Waiting till middle age to get fit can still get you the benefits of a 20-something

We all made mistakes in our youth…

Maybe you smoked because you thought you looked cool. Or you drank too much because all your friends were doing it. Or you ate fast food every day because it was cheap. Or you didn’t exercise because you’d rather go to a movie or a party (or basically anywhere but the gym).

It’s easy to think about these decisions and wish you had a time machine, so you could go back and slap some sense into your younger self.

But don’t get down on your younger self too much. Mistakes are part of a lifelong learning process that eventually makes you a wiser, happier and healthier person.

Plus, there’s some evidence that even if you lived a less-than-healthy lifestyle in your youth, you can make up for it later….

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Lifelong couch potatoes get longevity benefits from exercise in middle age

If your teens, 20s and 30s weren’t filled with frequent sweat sessions, don’t fret. A recent study published in JAMA Network Open found that exercising in your 40s and 50s will have almost the exact same longevity benefits as starting younger.

The study included 315,000 AARP members. Researchers tracked their health and recorded their lifetime exercise habits. And researchers found that people who exercise in their younger years have a 36 percent lower chance of an early death from any cause than people who don’t exercise. But here’s the kicker…

People who started exercising in their 40s and 50s had a 35 percent lower percent chance of an early death. There’s only a measly one percent difference. As a bonus, people who began exercising in middle age lowered their heart disease risk by 43 percent and their cancer risk by 16 percent too.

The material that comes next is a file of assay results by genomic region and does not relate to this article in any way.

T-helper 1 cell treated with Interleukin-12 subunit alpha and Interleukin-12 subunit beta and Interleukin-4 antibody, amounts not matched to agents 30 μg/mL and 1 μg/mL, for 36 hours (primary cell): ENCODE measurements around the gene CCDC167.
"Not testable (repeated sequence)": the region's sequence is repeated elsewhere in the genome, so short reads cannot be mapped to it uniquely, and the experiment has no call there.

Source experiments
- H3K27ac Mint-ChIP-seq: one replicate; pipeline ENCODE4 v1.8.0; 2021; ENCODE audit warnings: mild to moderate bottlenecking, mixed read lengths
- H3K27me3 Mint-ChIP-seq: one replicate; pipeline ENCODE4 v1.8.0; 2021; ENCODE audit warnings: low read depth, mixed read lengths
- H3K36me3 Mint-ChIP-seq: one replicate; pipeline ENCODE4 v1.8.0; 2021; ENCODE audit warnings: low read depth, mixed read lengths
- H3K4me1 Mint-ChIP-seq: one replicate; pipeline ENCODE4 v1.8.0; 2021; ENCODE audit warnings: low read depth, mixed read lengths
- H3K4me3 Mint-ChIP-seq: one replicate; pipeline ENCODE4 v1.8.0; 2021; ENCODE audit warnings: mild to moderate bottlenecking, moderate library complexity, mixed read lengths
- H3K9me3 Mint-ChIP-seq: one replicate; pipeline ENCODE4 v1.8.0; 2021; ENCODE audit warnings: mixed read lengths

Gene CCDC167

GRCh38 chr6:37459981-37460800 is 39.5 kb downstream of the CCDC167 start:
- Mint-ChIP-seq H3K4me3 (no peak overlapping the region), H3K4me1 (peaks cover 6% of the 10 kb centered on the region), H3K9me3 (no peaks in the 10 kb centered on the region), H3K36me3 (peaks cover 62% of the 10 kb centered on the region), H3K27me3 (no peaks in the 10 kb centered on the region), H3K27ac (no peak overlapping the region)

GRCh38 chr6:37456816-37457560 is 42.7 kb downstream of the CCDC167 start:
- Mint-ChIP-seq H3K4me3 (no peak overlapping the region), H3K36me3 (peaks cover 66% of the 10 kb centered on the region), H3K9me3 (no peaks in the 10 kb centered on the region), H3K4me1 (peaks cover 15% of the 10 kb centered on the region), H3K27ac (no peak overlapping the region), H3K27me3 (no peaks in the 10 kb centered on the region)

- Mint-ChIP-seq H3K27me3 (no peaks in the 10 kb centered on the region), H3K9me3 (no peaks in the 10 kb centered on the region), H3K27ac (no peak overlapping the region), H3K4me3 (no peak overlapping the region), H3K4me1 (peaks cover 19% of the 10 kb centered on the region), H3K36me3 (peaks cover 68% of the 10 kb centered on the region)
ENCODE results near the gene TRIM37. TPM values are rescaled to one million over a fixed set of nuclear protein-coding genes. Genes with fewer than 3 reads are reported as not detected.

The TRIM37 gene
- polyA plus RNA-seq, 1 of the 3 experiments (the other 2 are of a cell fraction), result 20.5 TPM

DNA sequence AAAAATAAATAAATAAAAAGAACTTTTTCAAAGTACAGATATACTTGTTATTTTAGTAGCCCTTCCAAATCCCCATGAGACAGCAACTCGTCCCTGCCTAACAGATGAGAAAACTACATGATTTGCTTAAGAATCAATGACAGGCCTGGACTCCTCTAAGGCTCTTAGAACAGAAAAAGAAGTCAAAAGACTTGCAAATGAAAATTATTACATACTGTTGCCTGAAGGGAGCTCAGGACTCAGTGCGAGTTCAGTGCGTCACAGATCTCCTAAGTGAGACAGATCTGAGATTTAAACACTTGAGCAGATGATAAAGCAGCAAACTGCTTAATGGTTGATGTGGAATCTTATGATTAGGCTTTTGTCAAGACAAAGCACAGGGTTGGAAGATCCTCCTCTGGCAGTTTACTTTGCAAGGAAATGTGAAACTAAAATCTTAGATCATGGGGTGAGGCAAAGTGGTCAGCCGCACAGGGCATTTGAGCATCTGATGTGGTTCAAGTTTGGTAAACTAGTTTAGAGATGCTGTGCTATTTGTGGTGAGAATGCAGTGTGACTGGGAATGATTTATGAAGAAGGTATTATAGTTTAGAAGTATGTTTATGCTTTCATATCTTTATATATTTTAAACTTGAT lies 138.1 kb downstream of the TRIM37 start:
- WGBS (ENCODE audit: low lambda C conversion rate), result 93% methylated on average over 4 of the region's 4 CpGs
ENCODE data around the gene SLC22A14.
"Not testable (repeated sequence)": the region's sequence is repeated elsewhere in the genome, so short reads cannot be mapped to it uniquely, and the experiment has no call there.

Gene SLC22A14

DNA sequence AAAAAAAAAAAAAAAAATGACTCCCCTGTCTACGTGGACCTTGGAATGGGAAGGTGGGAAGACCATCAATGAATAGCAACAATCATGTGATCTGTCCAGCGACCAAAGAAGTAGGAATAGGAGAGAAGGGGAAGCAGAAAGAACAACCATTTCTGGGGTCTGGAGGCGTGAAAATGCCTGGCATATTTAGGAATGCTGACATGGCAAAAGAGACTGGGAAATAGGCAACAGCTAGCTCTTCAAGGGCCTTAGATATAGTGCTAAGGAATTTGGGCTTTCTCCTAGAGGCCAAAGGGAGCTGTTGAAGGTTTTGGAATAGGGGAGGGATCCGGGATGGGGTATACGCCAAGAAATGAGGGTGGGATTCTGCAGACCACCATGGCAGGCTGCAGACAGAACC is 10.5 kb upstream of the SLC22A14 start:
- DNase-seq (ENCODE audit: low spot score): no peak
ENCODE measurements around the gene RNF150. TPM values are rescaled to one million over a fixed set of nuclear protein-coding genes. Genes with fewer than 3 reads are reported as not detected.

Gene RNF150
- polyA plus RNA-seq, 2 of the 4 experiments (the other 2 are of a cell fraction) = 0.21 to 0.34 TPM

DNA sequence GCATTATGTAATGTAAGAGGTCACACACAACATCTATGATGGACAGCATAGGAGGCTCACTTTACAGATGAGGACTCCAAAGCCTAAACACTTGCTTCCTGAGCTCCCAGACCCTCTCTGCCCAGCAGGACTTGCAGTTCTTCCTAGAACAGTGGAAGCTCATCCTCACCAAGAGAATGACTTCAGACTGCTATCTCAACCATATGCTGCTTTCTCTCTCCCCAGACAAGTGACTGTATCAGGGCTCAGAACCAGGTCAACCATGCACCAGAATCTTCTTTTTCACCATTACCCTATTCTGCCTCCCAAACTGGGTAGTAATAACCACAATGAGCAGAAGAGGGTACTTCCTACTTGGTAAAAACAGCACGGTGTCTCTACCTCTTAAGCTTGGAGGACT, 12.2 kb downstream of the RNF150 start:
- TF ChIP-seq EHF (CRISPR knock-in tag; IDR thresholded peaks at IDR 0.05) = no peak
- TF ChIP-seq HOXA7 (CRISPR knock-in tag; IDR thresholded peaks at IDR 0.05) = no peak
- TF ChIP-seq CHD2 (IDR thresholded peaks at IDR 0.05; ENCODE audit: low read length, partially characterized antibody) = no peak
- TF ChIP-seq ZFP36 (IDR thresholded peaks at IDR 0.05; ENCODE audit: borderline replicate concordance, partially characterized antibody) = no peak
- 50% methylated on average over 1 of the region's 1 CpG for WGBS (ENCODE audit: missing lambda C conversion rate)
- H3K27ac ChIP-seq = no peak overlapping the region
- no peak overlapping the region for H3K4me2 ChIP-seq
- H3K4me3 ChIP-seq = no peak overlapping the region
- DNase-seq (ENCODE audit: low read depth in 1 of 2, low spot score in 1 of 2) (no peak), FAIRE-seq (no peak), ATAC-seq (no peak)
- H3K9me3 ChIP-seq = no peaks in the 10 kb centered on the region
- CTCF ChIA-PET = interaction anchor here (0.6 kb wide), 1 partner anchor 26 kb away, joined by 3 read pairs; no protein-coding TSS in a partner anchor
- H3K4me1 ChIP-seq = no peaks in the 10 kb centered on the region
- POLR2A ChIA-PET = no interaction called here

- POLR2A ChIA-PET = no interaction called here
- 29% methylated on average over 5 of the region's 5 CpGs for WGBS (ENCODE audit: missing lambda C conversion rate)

So, don’t get down on yourself for spending the first half of your life as a card-carrying couch potato. Instead, start new exercise habits right now.

“Midlife is not too late to start physical activity,” said the research team led by Pedro Saint-Maurice of the U.S. National Cancer Institute. “Inactive adults may be encouraged to be more active, whereas young adults who are already active may strive to maintain their activity level as they get older.”

Starting exercise habits that works for you

What’s the best way to start exercising when you’ve neglected your physical fitness for decades?

Well, the first thing to remember is that any exercise is better than no exercise. Do what you can based on your time and abilities. Even a 10 minute walk can make a difference in your health.

Related: How to fit exercise into your schedule

Of course, in this latest study, people who did the most exercise in all age groups received the most benefits. So, eventually you’ll want to build up to a more intense exercise regimen. Research shows that you should get at least 150 minutes of moderate-intensity exercise every week.

More specifically, the American College of Sports Medicine says that middle age exercisers should try to schedule their weekly exercise habits like this:

  • One high-intensity aerobic session per week
  • Two to three 30-minute sessions of moderate intensity exercise (where you break a sweat but can still hold a conversation)
  • One (or more) long session (60 minutes or so) of moderate intensity exercise. This includes activities like brisk walking, cycling, tennis or dancing
  • At least one strength-training session per week

Hopefully, these guidelines will help you kick off a healthier and more active second half, so you can live longer and leave lifestyle mistakes in the past!


  1. Did you wait until middle age to get fit? It could still boost your life span — MedicalXpress
  2. Is Middle Age Too Old to Start Exercising and Seeing Benefits? Research Shows That It’s Not Too Late! — American College of Sports Medicine
Jenny Smiechowski

By Jenny Smiechowski

Jenny Smiechowski is a Chicago-based freelance writer who specializes in health, nutrition and the environment. Her work has appeared in online and print publications like Chicagoland Gardening magazine, Organic Lifestyle Magazine, BetterLife Magazine, TheFix.com, Hybridcars.com and Seedstock.com.